On Wed, 19 Jan 2022 13:44:13 + Chris Vine wrote: > On Wed, 19 Jan 2022 13:07:33 + > Chris Vine wrote: > [snip] > > As I understand it, with linux IPv6 sockets are dual stack capable, and > > in earlier kernel versions this was be enabled by default. I believe > > with current versions that is no longer the case, and that you have to > > specifically enable dual stack by turning off IPV6_V6ONLY using > > setsockopt before binding on the socket. > > > > Then, if receiving a IPv4 connection from address 184.108.40.206, this would be > > mapped as :220.127.116.11. > > > > I do not know about other OSes. I have half a memory that some earlier > > versions of windows did not support dual stack sockets (XP?). > > By the way I did use dual stack some years ago, and I cannot now > remember all the details, but I think I may have had to bind on > in6addr_any (which in dual stack would cover INADDR_ANY) or on ::1 > (which would cover 127.0.0.1) to get dual stack to work. I suggest you > play around with it to see. > > One other correction: when I said there was a mapping to : > 18.104.22.168 I meant :::22.214.171.124. You have stimulated my interest and this is what I have found. First, in C the correct call in linux to do what you want to obtain a dual stack socket is to set the IPV6_V6ONLY option in the IPPROTO_IPV6 level to 0 (off). However neither IPV6_V6ONLY nor IPPROTO_IPV6 is defined in guile, so you have to enter the numeric values for your OS by hand. In linux this will do it in guile, but of course it is non-portable: (setsockopt [sock] 41 26 0) However, this only actually seems to accept a connection from a IPv4 address if the socket binds to :: (which is in6addr_any, but the in6addr_any symbol also appears not to be defined in guile). Binding to ::1 (localhost) will not enable you to connect from 127.0.0.1 on my computer. Whether binding to :: and so permitting any interface to access the socket is OK for you depends on what your needs are. If not then it looks as if you are stuck with having two sockets, one for IPv4 and one for IPv6.
On Wed, 19 Jan 2022 13:44:13 + Chris Vine wrote: > By the way I did use dual stack some years ago, and I cannot now > remember all the details, but I think I may have had to bind on > in6addr_any (which in dual stack would cover INADDR_ANY) or on :: ^^ ::1 of course.
On Wed, 19 Jan 2022 13:07:33 + Chris Vine wrote: [snip] > As I understand it, with linux IPv6 sockets are dual stack capable, and > in earlier kernel versions this was be enabled by default. I believe > with current versions that is no longer the case, and that you have to > specifically enable dual stack by turning off IPV6_V6ONLY using > setsockopt before binding on the socket. > > Then, if receiving a IPv4 connection from address 126.96.36.199, this would be > mapped as :188.8.131.52. > > I do not know about other OSes. I have half a memory that some earlier > versions of windows did not support dual stack sockets (XP?). By the way I did use dual stack some years ago, and I cannot now remember all the details, but I think I may have had to bind on in6addr_any (which in dual stack would cover INADDR_ANY) or on :: (which would cover 127.0.0.1) to get dual stack to work. I suggest you play around with it to see. One other correction: when I said there was a mapping to : 184.108.40.206 I meant :::220.127.116.11.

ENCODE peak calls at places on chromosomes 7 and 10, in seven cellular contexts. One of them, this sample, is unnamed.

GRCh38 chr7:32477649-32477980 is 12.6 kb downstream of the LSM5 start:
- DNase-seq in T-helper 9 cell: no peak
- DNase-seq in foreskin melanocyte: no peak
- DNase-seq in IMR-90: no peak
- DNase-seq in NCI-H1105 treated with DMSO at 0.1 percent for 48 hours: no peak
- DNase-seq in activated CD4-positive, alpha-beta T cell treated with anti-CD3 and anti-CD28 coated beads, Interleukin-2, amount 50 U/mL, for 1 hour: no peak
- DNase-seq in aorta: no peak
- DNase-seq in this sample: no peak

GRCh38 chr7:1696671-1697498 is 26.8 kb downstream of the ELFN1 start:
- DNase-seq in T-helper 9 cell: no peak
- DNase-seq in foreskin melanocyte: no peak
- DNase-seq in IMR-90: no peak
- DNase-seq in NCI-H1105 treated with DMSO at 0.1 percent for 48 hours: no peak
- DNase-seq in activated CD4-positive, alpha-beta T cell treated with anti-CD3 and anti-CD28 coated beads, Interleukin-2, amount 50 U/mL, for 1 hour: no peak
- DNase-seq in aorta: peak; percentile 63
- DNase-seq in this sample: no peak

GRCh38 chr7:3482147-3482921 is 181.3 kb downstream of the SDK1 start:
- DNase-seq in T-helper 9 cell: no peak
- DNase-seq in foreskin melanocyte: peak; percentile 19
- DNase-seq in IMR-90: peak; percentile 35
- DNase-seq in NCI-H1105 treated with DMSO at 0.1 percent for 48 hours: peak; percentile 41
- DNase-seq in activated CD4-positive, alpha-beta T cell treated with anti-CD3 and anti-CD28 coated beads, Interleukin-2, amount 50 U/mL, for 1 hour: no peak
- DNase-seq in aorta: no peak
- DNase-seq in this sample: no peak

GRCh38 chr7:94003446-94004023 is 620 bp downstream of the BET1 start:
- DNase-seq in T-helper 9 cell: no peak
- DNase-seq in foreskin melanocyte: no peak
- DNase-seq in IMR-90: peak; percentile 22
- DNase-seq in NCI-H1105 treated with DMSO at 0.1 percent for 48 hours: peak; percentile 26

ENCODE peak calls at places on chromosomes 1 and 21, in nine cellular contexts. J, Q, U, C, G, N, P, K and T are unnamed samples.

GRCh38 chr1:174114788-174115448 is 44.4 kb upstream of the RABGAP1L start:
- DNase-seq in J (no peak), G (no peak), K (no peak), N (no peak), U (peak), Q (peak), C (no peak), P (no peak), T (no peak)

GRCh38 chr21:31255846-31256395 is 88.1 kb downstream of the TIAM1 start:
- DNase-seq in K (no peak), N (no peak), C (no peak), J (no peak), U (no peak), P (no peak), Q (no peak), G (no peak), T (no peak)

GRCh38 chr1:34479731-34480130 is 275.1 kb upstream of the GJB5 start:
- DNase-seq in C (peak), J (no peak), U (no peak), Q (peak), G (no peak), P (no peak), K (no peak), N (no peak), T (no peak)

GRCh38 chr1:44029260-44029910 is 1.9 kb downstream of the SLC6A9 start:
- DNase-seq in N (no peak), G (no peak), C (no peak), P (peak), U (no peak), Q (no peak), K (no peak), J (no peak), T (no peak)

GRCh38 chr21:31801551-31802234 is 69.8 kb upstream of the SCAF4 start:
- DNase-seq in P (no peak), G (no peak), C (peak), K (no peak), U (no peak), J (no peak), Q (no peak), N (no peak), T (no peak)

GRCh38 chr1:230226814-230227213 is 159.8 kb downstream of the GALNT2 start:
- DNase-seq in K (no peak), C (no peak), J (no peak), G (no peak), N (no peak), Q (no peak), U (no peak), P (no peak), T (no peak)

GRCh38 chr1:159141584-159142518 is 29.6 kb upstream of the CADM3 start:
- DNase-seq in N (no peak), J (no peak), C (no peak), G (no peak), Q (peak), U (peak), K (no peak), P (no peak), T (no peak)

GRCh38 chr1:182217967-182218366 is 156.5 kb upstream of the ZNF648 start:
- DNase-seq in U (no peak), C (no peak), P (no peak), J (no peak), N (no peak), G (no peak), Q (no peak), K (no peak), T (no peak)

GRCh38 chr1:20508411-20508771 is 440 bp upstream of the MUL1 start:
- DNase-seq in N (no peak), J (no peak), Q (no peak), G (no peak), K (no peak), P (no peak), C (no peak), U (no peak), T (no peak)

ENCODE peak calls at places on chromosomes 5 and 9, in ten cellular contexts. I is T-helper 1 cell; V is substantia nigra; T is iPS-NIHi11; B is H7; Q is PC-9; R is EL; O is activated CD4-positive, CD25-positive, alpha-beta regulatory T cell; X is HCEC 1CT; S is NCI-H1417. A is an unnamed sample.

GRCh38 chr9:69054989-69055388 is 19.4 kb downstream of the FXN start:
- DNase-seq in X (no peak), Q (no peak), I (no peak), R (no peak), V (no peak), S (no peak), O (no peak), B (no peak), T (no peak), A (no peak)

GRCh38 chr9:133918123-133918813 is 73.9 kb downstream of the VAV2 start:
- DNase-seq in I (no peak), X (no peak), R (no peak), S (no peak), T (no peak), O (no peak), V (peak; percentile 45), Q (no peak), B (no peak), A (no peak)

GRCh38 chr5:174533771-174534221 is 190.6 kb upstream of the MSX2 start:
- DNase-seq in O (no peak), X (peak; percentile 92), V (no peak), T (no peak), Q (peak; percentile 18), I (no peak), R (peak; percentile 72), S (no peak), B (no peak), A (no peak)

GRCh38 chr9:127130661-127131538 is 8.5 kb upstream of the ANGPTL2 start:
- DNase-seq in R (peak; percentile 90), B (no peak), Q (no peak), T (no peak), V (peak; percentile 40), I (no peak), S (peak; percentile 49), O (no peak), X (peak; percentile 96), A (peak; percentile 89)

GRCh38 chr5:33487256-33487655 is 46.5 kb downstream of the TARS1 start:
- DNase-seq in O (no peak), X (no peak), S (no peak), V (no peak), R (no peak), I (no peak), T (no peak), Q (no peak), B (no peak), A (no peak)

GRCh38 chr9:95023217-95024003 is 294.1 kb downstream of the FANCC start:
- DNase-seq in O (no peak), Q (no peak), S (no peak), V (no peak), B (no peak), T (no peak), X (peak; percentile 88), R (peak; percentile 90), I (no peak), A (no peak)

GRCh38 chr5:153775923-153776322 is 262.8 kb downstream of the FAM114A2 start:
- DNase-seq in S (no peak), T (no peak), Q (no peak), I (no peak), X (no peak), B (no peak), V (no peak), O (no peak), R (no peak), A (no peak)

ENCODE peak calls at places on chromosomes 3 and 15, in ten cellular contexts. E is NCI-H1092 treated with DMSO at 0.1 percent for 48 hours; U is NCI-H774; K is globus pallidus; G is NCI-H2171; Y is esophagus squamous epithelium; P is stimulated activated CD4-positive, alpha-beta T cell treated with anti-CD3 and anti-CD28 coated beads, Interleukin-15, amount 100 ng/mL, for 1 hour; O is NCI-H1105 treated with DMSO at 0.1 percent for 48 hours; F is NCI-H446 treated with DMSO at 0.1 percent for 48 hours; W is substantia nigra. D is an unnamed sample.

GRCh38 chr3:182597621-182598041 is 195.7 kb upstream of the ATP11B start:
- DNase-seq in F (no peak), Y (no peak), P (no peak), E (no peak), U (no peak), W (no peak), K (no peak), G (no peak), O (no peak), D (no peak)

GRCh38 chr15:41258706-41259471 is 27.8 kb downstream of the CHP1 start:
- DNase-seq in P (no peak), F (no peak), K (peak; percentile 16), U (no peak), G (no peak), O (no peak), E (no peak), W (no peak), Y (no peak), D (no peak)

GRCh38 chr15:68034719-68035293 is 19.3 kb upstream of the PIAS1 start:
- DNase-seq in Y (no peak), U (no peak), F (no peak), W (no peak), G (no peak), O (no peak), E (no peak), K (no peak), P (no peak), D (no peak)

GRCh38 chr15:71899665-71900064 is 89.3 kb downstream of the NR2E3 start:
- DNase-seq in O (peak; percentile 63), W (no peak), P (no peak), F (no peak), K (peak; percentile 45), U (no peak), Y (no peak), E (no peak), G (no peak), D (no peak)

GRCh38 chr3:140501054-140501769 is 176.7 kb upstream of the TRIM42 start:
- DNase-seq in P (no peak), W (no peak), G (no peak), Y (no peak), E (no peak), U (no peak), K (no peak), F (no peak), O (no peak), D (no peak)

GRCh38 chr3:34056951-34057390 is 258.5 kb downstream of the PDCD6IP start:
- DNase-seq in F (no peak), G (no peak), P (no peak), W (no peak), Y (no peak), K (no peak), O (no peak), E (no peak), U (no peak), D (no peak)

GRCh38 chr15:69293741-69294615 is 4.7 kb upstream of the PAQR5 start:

On Wed, 19 Jan 2022 08:57:51 +0100 "Dr. Arne Babenhauserheide" wrote: > Hi, > > > with both fibers server and (web server) there is a split between IPv4 > and IPv6: > > IPv4: > > (fibers:run-server handler-with-path #:family AF_INET #:port port #:addr > INADDR_ANY) > > (run-server handler-with-path 'http `(#:host "localhost" #:family > ,AF_INET #:addr ,INADDR_ANY #:port ,port)) > > IPv6: > > (define s > (let ((s (socket AF_INET6 SOCK_STREAM 0))) > (setsockopt s SOL_SOCKET SO_REUSEADDR 1) > (bind s AF_INET6 (inet-pton AF_INET6 ip) port) > s)) > (fibers:run-server handler-with-path #:family AF_INET6 #:port port #:addr > (inet-pton AF_INET6 ip) #:socket s) > > (define s > (let ((s (socket AF_INET6 SOCK_STREAM 0))) > (setsockopt s SOL_SOCKET SO_REUSEADDR 1) > (bind s AF_INET6 (inet-pton AF_INET6 ip) port) > s)) > (run-server handler-with-path 'http `(#:family ,AF_INET6 #:addr > (inet-pton AF_INET6 ip) #:port ,port #:socket ,s)) > > > Is there a way to bind to both IPv6 and IPv4, so my server will react to > requests regardless of whether a client reaches my computer over IPv4 or > IPv6? As I understand it, with linux IPv6 sockets are dual stack capable, and in earlier kernel versions this was be enabled by default. I believe with current versions that is no longer the case, and that you have to specifically enable dual stack by turning off IPV6_V6ONLY using setsockopt before binding on the socket. Then, if receiving a IPv4 connection from address 18.104.22.168, this would be mapped as :22.214.171.124. I do not know about other OSes. I have half a memory that some earlier versions of windows did not support dual stack sockets (XP?).